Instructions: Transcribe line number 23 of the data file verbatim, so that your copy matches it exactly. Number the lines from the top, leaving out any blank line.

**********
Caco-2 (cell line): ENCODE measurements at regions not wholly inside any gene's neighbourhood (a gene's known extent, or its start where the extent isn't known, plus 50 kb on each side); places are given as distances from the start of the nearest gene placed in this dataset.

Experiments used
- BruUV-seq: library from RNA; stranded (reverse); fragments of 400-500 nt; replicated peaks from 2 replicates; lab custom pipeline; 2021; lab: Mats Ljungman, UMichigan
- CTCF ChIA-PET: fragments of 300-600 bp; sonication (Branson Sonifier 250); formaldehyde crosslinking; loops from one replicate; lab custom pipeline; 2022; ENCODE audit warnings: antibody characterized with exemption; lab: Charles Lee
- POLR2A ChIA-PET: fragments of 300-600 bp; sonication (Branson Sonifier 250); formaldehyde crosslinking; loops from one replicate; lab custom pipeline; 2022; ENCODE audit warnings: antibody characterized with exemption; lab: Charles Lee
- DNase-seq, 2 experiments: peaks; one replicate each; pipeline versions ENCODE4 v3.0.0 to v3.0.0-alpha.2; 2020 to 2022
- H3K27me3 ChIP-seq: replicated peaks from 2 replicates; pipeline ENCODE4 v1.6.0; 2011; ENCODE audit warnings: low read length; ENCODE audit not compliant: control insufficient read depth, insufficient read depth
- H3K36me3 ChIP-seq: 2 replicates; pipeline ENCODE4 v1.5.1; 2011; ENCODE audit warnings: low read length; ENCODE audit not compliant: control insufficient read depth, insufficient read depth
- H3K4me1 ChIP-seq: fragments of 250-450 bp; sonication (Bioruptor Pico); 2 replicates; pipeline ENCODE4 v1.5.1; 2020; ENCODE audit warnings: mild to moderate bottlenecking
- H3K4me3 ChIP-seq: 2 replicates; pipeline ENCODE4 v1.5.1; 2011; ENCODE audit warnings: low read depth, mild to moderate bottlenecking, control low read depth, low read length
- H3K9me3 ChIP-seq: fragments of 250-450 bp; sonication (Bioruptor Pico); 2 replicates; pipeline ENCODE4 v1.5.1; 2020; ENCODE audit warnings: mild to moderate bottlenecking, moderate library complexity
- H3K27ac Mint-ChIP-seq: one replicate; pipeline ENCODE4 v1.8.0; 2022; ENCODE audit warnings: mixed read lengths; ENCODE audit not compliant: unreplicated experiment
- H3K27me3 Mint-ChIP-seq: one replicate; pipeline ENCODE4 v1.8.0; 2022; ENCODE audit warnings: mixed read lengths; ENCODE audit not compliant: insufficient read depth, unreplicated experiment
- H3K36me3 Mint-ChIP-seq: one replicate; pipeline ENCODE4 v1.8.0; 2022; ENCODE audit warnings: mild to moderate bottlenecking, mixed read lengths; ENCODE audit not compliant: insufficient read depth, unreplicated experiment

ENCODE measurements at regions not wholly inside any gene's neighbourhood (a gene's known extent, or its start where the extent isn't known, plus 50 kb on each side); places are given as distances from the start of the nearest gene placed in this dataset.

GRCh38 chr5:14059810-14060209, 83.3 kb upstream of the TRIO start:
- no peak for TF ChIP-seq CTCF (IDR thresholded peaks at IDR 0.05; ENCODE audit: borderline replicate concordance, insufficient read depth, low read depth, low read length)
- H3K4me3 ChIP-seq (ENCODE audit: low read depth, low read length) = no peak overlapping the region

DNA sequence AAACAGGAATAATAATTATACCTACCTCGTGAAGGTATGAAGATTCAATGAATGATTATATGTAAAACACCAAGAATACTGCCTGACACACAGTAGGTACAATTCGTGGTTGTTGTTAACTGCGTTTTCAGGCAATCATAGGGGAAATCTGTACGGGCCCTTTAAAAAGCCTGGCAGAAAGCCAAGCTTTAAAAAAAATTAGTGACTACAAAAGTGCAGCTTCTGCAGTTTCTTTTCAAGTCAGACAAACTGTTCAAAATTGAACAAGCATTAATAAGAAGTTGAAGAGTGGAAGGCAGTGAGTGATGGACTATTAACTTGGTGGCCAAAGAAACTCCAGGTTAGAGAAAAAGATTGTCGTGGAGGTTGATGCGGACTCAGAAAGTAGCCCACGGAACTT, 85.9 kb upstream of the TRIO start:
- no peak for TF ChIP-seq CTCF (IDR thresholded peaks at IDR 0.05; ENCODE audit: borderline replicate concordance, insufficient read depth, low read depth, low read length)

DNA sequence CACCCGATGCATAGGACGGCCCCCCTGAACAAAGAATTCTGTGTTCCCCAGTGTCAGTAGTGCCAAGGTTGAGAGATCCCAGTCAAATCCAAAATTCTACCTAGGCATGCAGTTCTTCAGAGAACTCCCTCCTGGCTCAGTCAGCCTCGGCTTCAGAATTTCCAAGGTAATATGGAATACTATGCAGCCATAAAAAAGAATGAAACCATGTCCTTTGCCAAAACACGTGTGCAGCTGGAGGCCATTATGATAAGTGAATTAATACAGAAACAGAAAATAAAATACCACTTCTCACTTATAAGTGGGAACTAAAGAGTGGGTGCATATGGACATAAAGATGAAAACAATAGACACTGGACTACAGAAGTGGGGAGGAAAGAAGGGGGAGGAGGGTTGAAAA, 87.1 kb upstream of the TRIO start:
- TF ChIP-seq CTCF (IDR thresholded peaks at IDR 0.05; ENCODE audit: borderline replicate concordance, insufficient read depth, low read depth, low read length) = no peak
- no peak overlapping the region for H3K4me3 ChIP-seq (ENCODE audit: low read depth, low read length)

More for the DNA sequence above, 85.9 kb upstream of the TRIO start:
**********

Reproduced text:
- no peak overlapping the region for H3K4me3 ChIP-seq (ENCODE audit: low read depth, low read length)